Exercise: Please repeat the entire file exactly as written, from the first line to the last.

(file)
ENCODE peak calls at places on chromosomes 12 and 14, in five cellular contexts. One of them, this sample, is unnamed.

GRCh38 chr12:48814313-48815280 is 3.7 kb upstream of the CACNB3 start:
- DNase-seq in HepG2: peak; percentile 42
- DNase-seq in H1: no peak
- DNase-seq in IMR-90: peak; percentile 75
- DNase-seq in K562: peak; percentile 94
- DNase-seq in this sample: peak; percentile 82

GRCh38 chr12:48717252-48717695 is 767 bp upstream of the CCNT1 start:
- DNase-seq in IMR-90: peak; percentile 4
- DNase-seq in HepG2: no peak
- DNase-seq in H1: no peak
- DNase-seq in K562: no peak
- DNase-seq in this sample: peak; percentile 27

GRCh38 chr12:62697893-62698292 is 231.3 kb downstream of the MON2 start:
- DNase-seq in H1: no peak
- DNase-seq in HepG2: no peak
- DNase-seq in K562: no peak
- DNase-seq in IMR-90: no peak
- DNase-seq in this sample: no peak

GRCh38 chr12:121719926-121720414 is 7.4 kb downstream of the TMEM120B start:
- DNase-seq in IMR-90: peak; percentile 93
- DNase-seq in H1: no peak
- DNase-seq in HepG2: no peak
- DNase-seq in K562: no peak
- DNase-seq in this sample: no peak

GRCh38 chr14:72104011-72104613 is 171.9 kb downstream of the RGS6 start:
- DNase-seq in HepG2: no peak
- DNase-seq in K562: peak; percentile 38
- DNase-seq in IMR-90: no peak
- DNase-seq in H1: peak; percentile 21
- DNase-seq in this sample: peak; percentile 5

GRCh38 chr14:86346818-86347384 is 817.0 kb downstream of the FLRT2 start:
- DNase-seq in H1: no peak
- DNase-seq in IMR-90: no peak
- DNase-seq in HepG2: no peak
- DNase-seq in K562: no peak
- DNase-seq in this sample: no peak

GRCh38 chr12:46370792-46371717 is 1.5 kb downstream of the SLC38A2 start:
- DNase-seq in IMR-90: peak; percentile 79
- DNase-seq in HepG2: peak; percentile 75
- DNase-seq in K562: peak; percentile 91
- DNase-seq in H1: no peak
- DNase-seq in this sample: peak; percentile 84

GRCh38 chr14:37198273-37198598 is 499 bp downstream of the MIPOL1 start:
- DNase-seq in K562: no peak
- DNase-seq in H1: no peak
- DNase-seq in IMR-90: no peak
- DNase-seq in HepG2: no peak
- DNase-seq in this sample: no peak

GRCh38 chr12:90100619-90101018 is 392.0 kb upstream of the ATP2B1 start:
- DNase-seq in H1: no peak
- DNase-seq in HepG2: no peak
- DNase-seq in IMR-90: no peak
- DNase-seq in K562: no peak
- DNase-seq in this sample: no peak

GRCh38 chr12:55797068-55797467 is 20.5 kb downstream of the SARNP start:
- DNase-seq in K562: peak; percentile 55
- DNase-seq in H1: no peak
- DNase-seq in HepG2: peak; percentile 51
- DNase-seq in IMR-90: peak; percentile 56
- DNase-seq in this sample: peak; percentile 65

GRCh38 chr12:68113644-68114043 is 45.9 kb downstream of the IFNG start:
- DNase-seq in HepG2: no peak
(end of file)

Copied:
ENCODE peak calls at places on chromosomes 12 and 14, in five cellular contexts. One of them, this sample, is unnamed.

GRCh38 chr12:48814313-48815280 is 3.7 kb upstream of the CACNB3 start:
- DNase-seq in HepG2: peak; percentile 42
- DNase-seq in H1: no peak
- DNase-seq in IMR-90: peak; percentile 75
- DNase-seq in K562: peak; percentile 94
- DNase-seq in this sample: peak; percentile 82

GRCh38 chr12:48717252-48717695 is 767 bp upstream of the CCNT1 start:
- DNase-seq in IMR-90: peak; percentile 4
- DNase-seq in HepG2: no peak
- DNase-seq in H1: no peak
- DNase-seq in K562: no peak
- DNase-seq in this sample: peak; percentile 27

GRCh38 chr12:62697893-62698292 is 231.3 kb downstream of the MON2 start:
- DNase-seq in H1: no peak
- DNase-seq in HepG2: no peak
- DNase-seq in K562: no peak
- DNase-seq in IMR-90: no peak
- DNase-seq in this sample: no peak

GRCh38 chr12:121719926-121720414 is 7.4 kb downstream of the TMEM120B start:
- DNase-seq in IMR-90: peak; percentile 93
- DNase-seq in H1: no peak
- DNase-seq in HepG2: no peak
- DNase-seq in K562: no peak
- DNase-seq in this sample: no peak

GRCh38 chr14:72104011-72104613 is 171.9 kb downstream of the RGS6 start:
- DNase-seq in HepG2: no peak
- DNase-seq in K562: peak; percentile 38
- DNase-seq in IMR-90: no peak
- DNase-seq in H1: peak; percentile 21
- DNase-seq in this sample: peak; percentile 5

GRCh38 chr14:86346818-86347384 is 817.0 kb downstream of the FLRT2 start:
- DNase-seq in H1: no peak
- DNase-seq in IMR-90: no peak
- DNase-seq in HepG2: no peak
- DNase-seq in K562: no peak
- DNase-seq in this sample: no peak

GRCh38 chr12:46370792-46371717 is 1.5 kb downstream of the SLC38A2 start:
- DNase-seq in IMR-90: peak; percentile 79
- DNase-seq in HepG2: peak; percentile 75
- DNase-seq in K562: peak; percentile 91
- DNase-seq in H1: no peak
- DNase-seq in this sample: peak; percentile 84

GRCh38 chr14:37198273-37198598 is 499 bp downstream of the MIPOL1 start:
- DNase-seq in K562: no peak
- DNase-seq in H1: no peak
- DNase-seq in IMR-90: no peak
- DNase-seq in HepG2: no peak
- DNase-seq in this sample: no peak

GRCh38 chr12:90100619-90101018 is 392.0 kb upstream of the ATP2B1 start:
- DNase-seq in H1: no peak
- DNase-seq in HepG2: no peak
- DNase-seq in IMR-90: no peak
- DNase-seq in K562: no peak
- DNase-seq in this sample: no peak

GRCh38 chr12:55797068-55797467 is 20.5 kb downstream of the SARNP start:
- DNase-seq in K562: peak; percentile 55
- DNase-seq in H1: no peak
- DNase-seq in HepG2: peak; percentile 51
- DNase-seq in IMR-90: peak; percentile 56
- DNase-seq in this sample: peak; percentile 65

GRCh38 chr12:68113644-68114043 is 45.9 kb downstream of the IFNG start:
- DNase-seq in HepG2: no peak